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I am happy to report that many parish altar guilds in the Diocese still follow the custom of laying out the Eucharistic vestments for their clergy.  It is a thoughtful and lovely effort which is appreciated by priests everywhere.  I was first taught this service by Father Burger at St. Stephen’s in Providence.  The diagram below will illustrate the order in which items must be placed.  The easy way to recall the order is to remember what gets put on LAST and this will be laid down FIRST.  The chasuble in the diagram is an old fiddleback. The top edge at the bottom hem is flipped up slightly in the layout for ease in grasping to put over the head. 

TieOneOn01I am not sure just WHO decided maniples were too much trouble and not required these days. I might have a bone to pick with this individual as I think maniples are quite beautiful, and lend an elegant and finished touch to the complete traditional ecclesiastical vestment ensemble. Maniples were once a favorite field for exquisite embroidery. In the diagram below the maniple is the second item to be laid down, vertical on top of the chasuble to form the “I” of the sacred monogram I.H.S.  Then comes the stole with the ends forming the vertical bars of the “H” and finally the girdle or cincture coiled into the “S”.  A snowy alb is laid down on top of this (front facing downward with buttons undone), and finally an amice is laid on top, open and flat with the two long strings crossed diagonally over the top. 

layout

I have invented a “layout pad” to cushion the vestments on the flat surface of the table or shelf by measuring the space, cutting two damask rectangles and one rectangle of quilting batting to fit the layout space.  Then make a “sandwich” of the damask with the batting in the middle. This is done by sewing the batting to the wrong side of one damask rectangle, then with both right sides together, stitch around the perimeter, leaving room to turn the rectangle inside out.  Finish the opening with a slipstitch by hand. I add tassels and sometimes welting around the edges, and try to find a pattern with an ecclesiastical look.  When the vestments are laid out, it is an excellent idea to cover them with a clean white cotton cover -which can be made from an old linen or cotton sheet to cover the vestments entirely.  This will keep dust and hands off the vestments as they lay ready in the sacristy. I once found lovely vestment covers in a sacristy in Newport, labelled as such, made of linen with a small cross worked in the center.  This was a sacristy which had once been kept by nuns-who spared no effort in sacristy-keeping.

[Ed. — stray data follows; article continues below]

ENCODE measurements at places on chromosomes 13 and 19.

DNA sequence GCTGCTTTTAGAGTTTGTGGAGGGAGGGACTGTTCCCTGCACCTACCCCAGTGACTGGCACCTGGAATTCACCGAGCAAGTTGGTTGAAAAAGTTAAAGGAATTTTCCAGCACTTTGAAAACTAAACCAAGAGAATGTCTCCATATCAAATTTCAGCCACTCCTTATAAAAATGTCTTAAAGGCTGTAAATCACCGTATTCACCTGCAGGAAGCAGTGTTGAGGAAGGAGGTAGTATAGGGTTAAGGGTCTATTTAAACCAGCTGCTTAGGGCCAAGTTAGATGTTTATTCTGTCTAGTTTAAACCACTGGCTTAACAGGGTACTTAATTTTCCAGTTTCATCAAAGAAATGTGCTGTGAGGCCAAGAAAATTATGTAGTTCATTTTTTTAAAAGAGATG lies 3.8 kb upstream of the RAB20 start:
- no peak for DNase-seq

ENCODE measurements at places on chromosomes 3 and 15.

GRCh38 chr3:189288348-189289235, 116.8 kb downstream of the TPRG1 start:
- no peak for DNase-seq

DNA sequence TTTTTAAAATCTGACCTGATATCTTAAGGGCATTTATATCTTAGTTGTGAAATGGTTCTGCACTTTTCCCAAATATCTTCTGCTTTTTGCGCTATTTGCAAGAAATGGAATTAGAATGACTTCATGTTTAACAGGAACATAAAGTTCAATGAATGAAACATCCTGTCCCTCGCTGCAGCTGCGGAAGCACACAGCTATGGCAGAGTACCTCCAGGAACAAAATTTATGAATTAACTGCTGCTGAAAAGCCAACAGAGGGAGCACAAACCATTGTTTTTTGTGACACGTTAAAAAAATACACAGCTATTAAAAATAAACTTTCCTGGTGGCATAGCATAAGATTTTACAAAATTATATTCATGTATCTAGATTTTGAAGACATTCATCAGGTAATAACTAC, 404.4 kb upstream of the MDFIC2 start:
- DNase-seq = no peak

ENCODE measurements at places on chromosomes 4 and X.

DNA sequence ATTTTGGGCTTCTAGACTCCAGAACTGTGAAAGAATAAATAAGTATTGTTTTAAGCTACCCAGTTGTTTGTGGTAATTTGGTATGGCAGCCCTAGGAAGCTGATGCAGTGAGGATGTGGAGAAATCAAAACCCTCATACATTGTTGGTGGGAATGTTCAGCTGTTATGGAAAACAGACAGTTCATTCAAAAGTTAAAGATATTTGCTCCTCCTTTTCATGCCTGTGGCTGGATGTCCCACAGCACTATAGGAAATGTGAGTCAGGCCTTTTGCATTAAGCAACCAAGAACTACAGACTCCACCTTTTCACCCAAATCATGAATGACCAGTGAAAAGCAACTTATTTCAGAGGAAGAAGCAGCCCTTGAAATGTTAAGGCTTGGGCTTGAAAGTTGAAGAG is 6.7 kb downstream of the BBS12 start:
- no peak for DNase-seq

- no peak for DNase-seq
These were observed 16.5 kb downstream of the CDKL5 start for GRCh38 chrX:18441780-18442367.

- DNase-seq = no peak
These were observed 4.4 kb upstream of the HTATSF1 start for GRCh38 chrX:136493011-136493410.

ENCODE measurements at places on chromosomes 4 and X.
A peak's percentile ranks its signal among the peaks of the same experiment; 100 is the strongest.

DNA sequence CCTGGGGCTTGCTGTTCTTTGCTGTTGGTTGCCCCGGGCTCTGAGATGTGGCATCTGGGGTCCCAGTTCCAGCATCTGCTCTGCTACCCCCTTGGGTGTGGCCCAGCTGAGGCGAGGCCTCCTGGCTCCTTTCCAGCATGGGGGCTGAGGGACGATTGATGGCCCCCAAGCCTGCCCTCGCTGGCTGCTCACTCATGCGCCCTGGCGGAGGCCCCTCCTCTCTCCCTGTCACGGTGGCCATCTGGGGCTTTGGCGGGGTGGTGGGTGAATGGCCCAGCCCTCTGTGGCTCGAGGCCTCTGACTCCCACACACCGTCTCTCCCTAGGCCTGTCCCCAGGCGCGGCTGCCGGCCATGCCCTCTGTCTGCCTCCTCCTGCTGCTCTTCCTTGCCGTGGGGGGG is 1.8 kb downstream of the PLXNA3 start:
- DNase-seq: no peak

Alas, with the advent of cassock-albs and belt cinctures, disappearing maniples and other modern notions, it is getting harder to do a proper vestment presentation these days- but do make every effort to have the Eucharistic garments, clean, pressed, and ready for each service.  And for priests out there reading this- the altar guild takes great joy in preparing for the services of the church- it is not “too much trouble” to expect your guild members to lay out vestments.  Handling the beautiful textiles used in the celebration of the Eucharist is a privilege and joy- and what a blessing to come into the sacristy to find everything in readiness!